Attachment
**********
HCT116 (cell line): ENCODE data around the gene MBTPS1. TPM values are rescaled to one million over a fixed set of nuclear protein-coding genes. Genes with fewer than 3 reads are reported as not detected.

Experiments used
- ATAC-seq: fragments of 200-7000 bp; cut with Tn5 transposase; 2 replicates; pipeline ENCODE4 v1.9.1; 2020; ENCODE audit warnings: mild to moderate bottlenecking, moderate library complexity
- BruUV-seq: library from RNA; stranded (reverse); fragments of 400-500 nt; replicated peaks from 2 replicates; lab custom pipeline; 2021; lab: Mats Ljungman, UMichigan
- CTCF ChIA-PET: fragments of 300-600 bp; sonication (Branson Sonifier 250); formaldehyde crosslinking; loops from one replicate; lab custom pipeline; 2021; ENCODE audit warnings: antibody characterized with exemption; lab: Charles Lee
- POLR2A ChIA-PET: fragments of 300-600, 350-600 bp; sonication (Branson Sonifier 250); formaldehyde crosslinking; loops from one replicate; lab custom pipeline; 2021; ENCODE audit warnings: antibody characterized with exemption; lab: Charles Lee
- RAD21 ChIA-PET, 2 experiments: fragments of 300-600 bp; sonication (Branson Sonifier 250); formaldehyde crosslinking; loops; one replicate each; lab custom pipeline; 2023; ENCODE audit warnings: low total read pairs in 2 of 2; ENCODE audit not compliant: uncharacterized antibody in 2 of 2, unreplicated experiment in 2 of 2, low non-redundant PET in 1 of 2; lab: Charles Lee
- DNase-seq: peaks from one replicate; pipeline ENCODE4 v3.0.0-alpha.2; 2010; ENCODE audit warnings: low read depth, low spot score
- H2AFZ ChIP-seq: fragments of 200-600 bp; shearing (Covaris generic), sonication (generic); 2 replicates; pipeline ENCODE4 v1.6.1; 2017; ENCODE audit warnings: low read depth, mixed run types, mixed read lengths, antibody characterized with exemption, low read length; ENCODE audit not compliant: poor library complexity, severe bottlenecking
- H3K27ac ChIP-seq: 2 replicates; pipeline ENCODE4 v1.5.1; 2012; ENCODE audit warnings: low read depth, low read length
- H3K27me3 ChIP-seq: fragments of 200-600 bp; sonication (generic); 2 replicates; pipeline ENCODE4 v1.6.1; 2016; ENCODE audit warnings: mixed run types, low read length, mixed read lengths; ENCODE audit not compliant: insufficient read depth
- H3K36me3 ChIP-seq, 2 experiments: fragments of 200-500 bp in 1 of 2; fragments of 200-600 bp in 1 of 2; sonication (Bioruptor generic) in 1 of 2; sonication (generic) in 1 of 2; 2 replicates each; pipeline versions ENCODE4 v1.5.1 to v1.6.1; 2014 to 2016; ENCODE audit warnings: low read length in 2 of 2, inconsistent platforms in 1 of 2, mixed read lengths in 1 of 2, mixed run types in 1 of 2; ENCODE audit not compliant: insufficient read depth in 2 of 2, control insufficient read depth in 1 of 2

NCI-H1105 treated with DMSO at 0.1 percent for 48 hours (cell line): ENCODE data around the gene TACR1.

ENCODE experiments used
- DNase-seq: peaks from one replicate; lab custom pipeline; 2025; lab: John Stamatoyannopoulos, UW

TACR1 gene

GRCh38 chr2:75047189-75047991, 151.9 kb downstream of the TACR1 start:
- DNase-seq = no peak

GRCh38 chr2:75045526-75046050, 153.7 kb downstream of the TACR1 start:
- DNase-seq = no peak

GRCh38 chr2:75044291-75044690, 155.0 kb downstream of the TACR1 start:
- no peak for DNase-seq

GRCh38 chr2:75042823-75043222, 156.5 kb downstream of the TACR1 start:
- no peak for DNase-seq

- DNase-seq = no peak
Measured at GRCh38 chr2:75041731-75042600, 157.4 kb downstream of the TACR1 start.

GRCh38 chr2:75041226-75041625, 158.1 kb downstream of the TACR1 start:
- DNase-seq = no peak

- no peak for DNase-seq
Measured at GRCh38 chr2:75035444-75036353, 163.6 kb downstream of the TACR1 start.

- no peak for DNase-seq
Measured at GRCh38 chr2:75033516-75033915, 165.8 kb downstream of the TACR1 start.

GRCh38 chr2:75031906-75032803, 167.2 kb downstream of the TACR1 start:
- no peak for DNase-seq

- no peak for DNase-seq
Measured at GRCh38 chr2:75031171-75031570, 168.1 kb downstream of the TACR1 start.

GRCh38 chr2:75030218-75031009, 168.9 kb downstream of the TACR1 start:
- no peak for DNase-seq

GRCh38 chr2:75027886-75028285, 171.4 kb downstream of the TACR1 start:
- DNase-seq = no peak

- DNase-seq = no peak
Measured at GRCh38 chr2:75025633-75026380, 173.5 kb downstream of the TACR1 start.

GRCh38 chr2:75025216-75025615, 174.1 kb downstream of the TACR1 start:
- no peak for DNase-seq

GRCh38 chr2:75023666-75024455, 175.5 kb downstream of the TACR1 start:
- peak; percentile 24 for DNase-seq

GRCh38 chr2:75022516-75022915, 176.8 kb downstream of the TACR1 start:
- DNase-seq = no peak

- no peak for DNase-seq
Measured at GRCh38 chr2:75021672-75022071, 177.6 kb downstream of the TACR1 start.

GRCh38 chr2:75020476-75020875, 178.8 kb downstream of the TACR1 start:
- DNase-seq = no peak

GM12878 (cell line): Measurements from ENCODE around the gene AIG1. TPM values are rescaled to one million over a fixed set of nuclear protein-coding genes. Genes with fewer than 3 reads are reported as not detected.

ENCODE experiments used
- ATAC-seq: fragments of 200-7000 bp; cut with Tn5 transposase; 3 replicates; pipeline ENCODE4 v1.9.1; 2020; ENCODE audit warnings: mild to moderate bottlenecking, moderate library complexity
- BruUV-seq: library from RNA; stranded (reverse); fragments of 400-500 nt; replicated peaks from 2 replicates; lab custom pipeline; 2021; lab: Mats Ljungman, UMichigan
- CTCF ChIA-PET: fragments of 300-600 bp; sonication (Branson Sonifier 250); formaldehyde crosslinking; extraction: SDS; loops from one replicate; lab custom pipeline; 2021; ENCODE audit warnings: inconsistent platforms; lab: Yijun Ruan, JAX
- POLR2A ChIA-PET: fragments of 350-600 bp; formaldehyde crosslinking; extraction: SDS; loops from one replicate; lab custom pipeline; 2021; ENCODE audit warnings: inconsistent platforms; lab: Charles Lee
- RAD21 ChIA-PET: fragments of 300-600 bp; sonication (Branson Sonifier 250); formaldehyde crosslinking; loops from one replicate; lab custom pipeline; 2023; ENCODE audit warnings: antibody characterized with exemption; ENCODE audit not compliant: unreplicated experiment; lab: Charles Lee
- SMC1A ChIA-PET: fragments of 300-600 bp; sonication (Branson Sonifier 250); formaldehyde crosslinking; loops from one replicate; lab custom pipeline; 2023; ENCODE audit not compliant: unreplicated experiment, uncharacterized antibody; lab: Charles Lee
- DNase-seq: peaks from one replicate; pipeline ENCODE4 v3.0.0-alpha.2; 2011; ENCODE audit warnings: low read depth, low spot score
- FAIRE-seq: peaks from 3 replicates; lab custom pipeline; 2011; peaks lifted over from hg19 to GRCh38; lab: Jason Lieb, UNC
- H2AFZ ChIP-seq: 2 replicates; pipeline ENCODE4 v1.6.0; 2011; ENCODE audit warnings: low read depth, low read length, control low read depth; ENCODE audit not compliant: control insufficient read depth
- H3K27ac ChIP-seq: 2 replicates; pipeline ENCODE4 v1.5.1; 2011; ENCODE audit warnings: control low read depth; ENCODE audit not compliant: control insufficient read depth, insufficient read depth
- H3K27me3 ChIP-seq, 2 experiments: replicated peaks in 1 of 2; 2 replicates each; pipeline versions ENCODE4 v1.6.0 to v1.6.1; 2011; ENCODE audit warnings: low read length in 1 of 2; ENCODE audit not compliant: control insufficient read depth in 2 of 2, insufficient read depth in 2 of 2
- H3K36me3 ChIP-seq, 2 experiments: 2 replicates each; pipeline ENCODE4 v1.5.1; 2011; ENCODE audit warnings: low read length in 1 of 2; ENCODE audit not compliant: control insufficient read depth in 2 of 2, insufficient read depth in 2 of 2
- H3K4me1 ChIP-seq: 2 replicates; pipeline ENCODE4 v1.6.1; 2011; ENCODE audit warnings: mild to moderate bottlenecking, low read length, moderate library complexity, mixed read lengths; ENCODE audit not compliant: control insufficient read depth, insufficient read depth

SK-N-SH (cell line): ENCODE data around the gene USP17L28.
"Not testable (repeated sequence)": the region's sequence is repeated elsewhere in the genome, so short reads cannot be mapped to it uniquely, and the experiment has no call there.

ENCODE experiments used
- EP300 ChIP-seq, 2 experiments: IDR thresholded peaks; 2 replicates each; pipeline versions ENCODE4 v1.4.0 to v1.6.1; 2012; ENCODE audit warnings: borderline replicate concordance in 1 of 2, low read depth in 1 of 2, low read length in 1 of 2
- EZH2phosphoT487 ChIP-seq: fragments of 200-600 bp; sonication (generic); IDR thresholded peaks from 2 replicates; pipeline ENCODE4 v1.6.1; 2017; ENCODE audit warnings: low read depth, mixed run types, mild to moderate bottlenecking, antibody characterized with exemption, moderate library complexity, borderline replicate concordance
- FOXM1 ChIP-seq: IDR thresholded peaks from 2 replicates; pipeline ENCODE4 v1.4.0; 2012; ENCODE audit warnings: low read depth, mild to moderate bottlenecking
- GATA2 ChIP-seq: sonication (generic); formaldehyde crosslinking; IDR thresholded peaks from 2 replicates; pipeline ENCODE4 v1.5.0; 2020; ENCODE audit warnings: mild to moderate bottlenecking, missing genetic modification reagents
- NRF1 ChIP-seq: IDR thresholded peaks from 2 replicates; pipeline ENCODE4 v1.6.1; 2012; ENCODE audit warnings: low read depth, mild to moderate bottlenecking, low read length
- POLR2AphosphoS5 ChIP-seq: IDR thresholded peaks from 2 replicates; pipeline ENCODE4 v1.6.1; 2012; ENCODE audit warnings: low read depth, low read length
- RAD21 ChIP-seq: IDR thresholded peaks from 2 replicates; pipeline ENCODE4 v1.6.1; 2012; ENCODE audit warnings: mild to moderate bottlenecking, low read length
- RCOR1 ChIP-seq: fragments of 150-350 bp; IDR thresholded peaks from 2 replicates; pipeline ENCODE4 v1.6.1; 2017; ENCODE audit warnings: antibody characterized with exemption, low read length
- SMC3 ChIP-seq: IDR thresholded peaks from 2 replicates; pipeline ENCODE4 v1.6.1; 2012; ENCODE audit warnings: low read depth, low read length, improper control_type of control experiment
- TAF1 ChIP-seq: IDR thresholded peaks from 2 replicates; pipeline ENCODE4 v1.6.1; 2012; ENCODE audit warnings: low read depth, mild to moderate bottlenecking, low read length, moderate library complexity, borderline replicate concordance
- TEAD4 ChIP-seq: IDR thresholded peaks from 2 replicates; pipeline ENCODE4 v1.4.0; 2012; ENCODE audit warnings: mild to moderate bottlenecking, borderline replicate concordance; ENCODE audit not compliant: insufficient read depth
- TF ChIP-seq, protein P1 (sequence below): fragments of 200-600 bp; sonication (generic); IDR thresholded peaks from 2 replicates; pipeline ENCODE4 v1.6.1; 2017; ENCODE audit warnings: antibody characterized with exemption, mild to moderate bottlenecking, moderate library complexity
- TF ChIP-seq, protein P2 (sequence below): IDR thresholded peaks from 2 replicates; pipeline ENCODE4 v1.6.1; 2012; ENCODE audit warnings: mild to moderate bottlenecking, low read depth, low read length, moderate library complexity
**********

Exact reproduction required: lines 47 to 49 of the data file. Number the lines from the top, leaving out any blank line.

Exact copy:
GRCh38 chr2:75022516-75022915, 176.8 kb downstream of the TACR1 start:
- DNase-seq = no peak

- no peak for DNase-seq